Russia Continues Massing Military Hardware on Ukrainian Border

Ukrainian servicemen work on their tank close to the front line with Russian-backed separatists near Lysychansk, Lugansk region on April 7, 2021. - Ukrainian President Volodymyr Zelensky has urged NATO to speed up his country's membership into the alliance, saying it was the only way to end fighting with pro-Russia …
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Ukrainian media on Wednesday accused Russia of escalating violence in the Donbass region and continuing to move large amounts of military hardware to the Ukrainian border using highways and railroads.

Ukrainian military officials have expressed concern that Russia is preparing an invasion or incursion under the cover of military drills.

Ukraine’s Unian Information Agency (UIA) on Wednesday gathered new videos from social media showing Russian military convoys heading for the border, bringing everything from artillery to armored vehicles:

“The Ukrainian Defense Ministry’s Main Intelligence Directorate does not rule out that enemy forces may try to go for an incursion and deploy their troops deeper into the territory of Ukraine. According to intelligence reports, Russia is building up its military presence near the Ukrainian borders and is completing the preparation of a set of measures aimed at forcing Ukraine into a military response,” UIA reported.

The Kyiv Post wrote Wednesday that Ukrainian soldiers are “holding the line amid Russian escalation” and the coronavirus pandemic, while “the Kremlin has massed troops along Ukraine’s eastern borders for what it describes as routine military exercises.” Two more Ukrainian soldiers were killed this week in clashes with the Russia-supported Donbass separatists.

The Kremlin on Wednesday criticized Ukraine’s appeal to join NATO and said Russia will keep as many forces on the Ukrainian border as it sees fit.

“Russia’s armed forces are on Russian territory in the places it considers necessary and appropriate, and they will stay there for as long as our military leadership and supreme commander consider it appropriate,” said Kremlin spokesman Dmitry Peskov.

Separatist leaders in Donbass accused Ukraine of causing the conflict to escalate with “the cynical shelling of our territory by Ukrainian armed units,” and said Kyiv is the party that wants the conflict to boil over into open warfare so it can draw Europe and the United States in through NATO.

“Kyiv speaks about reaching peace via joining a military alliance — an oxymoron the Ukrainian leader is sending to the media space with a serious face. Needless to say that such calls call to question Ukraine’s already ragged reputation as a negotiating partner,” said Natalia Nikonorova, foreign minister of the self-proclaimed Donetsk People’s Republic.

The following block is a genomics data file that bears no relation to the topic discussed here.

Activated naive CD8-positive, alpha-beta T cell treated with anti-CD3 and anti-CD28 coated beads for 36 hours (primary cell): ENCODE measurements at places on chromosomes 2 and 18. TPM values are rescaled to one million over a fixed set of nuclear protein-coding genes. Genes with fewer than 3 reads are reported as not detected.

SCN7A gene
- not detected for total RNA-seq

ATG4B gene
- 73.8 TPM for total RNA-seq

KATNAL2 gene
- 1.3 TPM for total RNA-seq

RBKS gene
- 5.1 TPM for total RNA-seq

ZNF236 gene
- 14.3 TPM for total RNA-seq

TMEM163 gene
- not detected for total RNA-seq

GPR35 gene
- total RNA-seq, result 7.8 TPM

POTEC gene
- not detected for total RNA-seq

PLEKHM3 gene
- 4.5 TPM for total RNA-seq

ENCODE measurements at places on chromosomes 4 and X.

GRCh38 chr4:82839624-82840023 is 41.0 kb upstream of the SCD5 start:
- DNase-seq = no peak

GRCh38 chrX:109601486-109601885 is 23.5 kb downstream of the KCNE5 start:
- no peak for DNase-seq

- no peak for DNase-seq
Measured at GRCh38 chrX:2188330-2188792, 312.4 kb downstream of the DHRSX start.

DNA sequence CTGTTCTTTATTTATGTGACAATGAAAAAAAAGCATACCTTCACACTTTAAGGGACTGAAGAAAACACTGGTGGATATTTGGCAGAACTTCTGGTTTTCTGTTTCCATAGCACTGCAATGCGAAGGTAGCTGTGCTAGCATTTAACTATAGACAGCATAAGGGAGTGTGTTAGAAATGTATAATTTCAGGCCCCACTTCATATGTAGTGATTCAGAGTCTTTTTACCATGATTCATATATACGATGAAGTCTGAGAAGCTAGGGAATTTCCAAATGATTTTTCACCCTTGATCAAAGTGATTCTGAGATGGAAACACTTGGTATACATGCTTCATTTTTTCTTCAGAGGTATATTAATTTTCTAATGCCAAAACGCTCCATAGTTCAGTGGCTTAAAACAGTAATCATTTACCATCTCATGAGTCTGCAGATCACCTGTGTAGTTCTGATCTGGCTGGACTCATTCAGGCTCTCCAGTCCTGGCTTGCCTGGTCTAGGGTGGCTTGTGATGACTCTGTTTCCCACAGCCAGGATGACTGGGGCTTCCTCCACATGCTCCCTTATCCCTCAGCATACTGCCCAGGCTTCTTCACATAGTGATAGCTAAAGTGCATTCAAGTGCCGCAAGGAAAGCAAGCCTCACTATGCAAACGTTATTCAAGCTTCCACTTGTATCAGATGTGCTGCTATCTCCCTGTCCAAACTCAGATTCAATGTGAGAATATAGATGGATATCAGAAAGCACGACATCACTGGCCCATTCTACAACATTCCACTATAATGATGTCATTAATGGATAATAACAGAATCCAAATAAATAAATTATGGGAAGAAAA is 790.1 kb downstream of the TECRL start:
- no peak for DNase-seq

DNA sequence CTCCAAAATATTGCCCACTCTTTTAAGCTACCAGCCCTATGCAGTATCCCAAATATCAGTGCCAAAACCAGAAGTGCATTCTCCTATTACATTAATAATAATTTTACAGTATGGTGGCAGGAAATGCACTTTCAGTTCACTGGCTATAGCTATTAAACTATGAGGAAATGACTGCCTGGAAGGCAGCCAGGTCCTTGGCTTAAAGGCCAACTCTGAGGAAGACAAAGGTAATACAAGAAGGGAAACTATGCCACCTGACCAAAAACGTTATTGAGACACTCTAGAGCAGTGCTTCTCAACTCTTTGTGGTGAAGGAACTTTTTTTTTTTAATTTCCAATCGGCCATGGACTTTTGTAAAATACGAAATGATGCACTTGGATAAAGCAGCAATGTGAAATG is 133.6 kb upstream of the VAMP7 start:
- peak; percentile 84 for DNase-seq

Ukrainian diplomat Leonid Kravchuk said Tuesday that he will never return to the city of Minsk in Belarus for further negotiations, and would quit his post if ordered to do so, because the Belarusian are aligned with Russia and have been “making very ugly and obscene statements regarding Ukraine.” Minsk was the venue for negotiations in 2014 and 2015 that produced a peace plan for Donbass, a set of accords Kyiv and the separatists perpetually accuse each other of violating.

The Moscow Times worried on Tuesday that Ukraine and Russia are slowly “sliding into war” as the threadbare truce created by the Minsk accords unravels completely:

In retaliation for Kiev’s recent crackdown on pro-Russian media and politicians, Moscow is staging a large-scale and ostentatious military buildup along the Ukrainian border.

The situation is especially volatile in Donbass, where the ceasefire between the Ukrainian army and Moscow-sponsored breakaway territories has effectively broken down. Both sides accuse each other of provocations and regularly exchange fire, with the casualties mounting among both military personnel and civilians.

Amid this grim reality, the two countries’ claims that they are doing everything they can to avoid a war ring hollow. Yet their protestations may not be entirely untrue. Although both Kiev and Moscow are eager to reap the benefits of the sudden escalation, a rational assessment of the potential risks should ensure they stop short of a full-fledged military confrontation.

The Moscow Times gave Ukrainian President Volodymyr Zelensky credit for a “sincere promise to bring peace to Ukraine” when he was elected in 2019, but argued he could not make all of the concessions to Russia envisioned by the Minks accords without getting booted out of office by “the Ukrainian nationalist opposition.” 

In this analysis, Zelensky lost whatever maneuvering room he still had when the coronavirus pandemic blasted the Ukrainian economy. His public support is cratering, prompting him to look for support in the Western world, to the great annoyance of Russia. 

Zelensky further alienated Moscow with anti-corruption investigations and pro-Western reforms that reduced Russian influence in Kyiv, his efforts to keep Russia’s annexation of Crimea alive as an international issue, and his insistence on ignoring the Donbass separatist leadership as puppets as he insists on direct negotiations with their Russian patrons.

The Moscow Times optimistically predicted Russia will realize it has little to gain and much to lose by invading Ukraine, not least because the Russian public is weary of military interventions and parliamentary elections are fast approaching. A war could damage Russia’s investments in Crimea, as well as major deals with Europe such as the Nord Stream 2 pipeline. Instead of planning an invasion, Putin could be moving military hardware to the Ukranian border to intimidate Zelensky and thwart his attempt to join NATO.

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